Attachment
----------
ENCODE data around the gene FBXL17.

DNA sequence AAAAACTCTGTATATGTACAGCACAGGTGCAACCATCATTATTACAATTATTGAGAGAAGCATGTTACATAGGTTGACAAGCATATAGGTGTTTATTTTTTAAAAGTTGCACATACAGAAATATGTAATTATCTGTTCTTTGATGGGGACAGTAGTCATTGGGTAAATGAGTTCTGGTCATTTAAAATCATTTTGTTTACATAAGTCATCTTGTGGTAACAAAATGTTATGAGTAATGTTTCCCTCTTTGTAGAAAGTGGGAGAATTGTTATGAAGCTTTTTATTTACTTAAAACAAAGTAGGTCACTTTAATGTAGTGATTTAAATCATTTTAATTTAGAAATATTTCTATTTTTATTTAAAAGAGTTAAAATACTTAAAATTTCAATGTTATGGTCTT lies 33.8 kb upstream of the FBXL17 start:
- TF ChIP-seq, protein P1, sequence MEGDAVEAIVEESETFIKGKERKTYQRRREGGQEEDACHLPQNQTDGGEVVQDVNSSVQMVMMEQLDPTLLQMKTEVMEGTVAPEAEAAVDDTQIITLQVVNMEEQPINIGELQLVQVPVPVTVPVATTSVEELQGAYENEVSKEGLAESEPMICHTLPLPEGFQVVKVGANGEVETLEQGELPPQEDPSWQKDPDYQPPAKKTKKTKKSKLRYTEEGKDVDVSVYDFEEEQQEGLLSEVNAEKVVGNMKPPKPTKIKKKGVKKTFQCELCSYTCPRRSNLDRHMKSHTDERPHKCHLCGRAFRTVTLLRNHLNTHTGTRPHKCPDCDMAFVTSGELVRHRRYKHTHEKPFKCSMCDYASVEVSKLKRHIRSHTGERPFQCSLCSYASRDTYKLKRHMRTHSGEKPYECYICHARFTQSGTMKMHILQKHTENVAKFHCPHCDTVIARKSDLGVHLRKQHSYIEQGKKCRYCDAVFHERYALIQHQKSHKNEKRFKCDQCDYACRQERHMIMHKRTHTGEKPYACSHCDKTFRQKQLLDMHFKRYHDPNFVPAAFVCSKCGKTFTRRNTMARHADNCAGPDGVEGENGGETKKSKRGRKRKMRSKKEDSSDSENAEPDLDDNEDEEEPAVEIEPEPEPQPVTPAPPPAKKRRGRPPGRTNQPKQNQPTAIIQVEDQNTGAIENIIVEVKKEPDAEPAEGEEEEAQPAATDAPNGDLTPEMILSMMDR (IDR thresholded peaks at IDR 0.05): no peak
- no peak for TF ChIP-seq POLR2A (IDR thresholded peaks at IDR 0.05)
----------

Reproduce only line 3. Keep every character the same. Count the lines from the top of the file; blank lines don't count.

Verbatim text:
- TF ChIP-seq, protein P1, sequence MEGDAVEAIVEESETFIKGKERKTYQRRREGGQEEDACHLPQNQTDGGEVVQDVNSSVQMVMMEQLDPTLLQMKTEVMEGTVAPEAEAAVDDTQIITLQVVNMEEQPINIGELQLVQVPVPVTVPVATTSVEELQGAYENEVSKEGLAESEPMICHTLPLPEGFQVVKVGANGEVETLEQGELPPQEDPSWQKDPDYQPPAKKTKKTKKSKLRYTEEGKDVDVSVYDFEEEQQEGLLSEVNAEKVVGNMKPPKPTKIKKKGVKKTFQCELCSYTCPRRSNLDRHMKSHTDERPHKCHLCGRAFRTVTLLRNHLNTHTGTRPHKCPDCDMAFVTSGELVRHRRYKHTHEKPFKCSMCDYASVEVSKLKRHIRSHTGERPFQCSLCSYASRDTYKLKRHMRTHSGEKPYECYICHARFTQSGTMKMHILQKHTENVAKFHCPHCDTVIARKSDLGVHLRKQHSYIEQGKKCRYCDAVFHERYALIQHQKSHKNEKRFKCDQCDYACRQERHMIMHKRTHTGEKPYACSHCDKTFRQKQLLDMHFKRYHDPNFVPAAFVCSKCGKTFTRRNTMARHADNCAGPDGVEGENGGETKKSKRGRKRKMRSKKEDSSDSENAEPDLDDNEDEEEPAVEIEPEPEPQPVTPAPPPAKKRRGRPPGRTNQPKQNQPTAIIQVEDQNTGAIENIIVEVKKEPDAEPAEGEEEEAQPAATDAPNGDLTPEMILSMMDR (IDR thresholded peaks at IDR 0.05): no peak